Fianna Fáil says it believes a deal on the Anglo Irish Bank promissory notes is still possible before the next €3.1bn payment at the end of March.

Finance spokesperson Michael McGrath said the Government should seek a postponement of any repayments on the notes until Ireland's economic circumstances have improved dramatically.

Deputy McGrath said he believes a deal "is in the offing", with support from the IMF and our European partners.

He was responding to comments by Minister for Finance Michael Noonan, who earlier said progress had been made on seeking French support for a restructuring of Ireland's bank debt.

Speaking following a meeting with French Finance Minister Francois Baroin in Paris, Mr Noonan also refused to rule out the possibility that a deal on promissory notes was achievable

"In European affairs things go right up till the end," Minister Noonan said.

Minister Noonan said the ECB was also looking for changes to the Anglo promissory notes on the collateral side.

When asked about EU Economic Affairs Commissioner Olli Rehn's remarks on Tuesday appearing to rule out an immediate concession on Ireland's bank debt, the minister said Mr Rehn was "caught unawares."

"Commissioner Rehn had had two very difficult days on Monday and Tuesday with the Spanish and Hungary situation. He was frayed and caught unawares and he didn't put things in context," the minister said.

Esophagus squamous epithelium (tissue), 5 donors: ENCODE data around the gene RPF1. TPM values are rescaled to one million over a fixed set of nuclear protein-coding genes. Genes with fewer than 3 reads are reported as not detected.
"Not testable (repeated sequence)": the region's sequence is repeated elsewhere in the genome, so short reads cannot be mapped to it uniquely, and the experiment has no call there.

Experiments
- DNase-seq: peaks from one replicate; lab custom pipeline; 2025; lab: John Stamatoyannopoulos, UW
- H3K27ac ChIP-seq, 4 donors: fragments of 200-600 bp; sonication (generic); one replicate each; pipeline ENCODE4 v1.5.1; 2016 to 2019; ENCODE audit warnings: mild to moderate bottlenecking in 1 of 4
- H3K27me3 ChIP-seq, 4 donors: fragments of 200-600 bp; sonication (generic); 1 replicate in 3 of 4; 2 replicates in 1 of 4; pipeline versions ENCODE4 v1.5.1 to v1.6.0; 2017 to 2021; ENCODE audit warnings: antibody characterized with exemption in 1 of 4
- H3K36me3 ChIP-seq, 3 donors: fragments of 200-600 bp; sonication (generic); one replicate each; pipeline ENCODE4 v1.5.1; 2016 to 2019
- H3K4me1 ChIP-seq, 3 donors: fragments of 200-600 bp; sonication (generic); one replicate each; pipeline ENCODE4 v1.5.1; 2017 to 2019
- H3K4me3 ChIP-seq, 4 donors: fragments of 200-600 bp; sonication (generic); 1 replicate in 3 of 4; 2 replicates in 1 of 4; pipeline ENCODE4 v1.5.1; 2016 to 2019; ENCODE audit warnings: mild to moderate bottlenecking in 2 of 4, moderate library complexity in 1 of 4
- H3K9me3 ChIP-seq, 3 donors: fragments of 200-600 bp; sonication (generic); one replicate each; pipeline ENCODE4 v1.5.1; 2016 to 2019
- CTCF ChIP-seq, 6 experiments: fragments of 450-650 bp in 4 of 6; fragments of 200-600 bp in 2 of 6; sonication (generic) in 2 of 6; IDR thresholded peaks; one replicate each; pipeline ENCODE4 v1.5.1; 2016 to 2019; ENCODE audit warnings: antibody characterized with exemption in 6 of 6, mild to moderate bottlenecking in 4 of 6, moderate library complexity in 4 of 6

He said that when the technical work on the promissory notes was completed by the Troika he would return to seek support from Mr Baroin.

"It was quite positive. Naturally he laid out the European perspective on things, but the approach was quite positive on that.

"If it was a case that Ireland was looking for support from 26 capitals in Europe looking for support for an Irish proposal the chances of success would be very slim.

"But if it's a European and IMF policy document and the European authorities as well as Ireland are seeking support saying this is good for the (European) community and it's also good for Ireland, it would be easier to elicit support. So, I made progress today," he said.

Mr Noonan accepted that the ECB governing council would be the ultimate arbiter on whether the promissory notes would be restructured, but added that the ECB itself was looking for changes to the promissory notes and it was important that the Government aligned its interests with the ECB's interests.